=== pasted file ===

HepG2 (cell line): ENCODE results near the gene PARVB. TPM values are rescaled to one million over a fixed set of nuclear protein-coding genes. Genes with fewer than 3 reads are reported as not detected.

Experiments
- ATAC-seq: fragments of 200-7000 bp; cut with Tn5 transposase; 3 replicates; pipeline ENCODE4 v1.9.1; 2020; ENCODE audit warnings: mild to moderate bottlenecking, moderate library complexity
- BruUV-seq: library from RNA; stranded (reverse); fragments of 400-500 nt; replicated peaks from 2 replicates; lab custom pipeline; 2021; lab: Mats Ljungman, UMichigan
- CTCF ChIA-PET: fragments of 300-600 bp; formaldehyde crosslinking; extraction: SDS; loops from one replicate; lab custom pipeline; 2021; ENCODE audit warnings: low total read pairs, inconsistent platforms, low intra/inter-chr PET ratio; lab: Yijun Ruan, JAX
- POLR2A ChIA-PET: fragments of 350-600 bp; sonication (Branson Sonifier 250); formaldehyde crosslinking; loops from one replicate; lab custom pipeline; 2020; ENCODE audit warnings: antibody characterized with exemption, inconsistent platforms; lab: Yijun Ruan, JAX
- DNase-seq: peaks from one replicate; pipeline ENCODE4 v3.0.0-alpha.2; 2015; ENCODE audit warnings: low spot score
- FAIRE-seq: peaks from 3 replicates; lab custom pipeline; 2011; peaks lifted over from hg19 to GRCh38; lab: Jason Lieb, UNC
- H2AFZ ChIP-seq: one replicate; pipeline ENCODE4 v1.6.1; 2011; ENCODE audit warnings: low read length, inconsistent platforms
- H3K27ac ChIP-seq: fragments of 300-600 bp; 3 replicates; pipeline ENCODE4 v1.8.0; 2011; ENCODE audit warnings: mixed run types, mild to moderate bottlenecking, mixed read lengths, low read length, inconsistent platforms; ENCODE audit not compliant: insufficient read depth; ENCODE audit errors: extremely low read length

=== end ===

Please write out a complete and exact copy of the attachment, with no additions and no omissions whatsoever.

HepG2 (cell line): ENCODE results near the gene PARVB. TPM values are rescaled to one million over a fixed set of nuclear protein-coding genes. Genes with fewer than 3 reads are reported as not detected.

Experiments
- ATAC-seq: fragments of 200-7000 bp; cut with Tn5 transposase; 3 replicates; pipeline ENCODE4 v1.9.1; 2020; ENCODE audit warnings: mild to moderate bottlenecking, moderate library complexity
- BruUV-seq: library from RNA; stranded (reverse); fragments of 400-500 nt; replicated peaks from 2 replicates; lab custom pipeline; 2021; lab: Mats Ljungman, UMichigan
- CTCF ChIA-PET: fragments of 300-600 bp; formaldehyde crosslinking; extraction: SDS; loops from one replicate; lab custom pipeline; 2021; ENCODE audit warnings: low total read pairs, inconsistent platforms, low intra/inter-chr PET ratio; lab: Yijun Ruan, JAX
- POLR2A ChIA-PET: fragments of 350-600 bp; sonication (Branson Sonifier 250); formaldehyde crosslinking; loops from one replicate; lab custom pipeline; 2020; ENCODE audit warnings: antibody characterized with exemption, inconsistent platforms; lab: Yijun Ruan, JAX
- DNase-seq: peaks from one replicate; pipeline ENCODE4 v3.0.0-alpha.2; 2015; ENCODE audit warnings: low spot score
- FAIRE-seq: peaks from 3 replicates; lab custom pipeline; 2011; peaks lifted over from hg19 to GRCh38; lab: Jason Lieb, UNC
- H2AFZ ChIP-seq: one replicate; pipeline ENCODE4 v1.6.1; 2011; ENCODE audit warnings: low read length, inconsistent platforms
- H3K27ac ChIP-seq: fragments of 300-600 bp; 3 replicates; pipeline ENCODE4 v1.8.0; 2011; ENCODE audit warnings: mixed run types, mild to moderate bottlenecking, mixed read lengths, low read length, inconsistent platforms; ENCODE audit not compliant: insufficient read depth; ENCODE audit errors: extremely low read length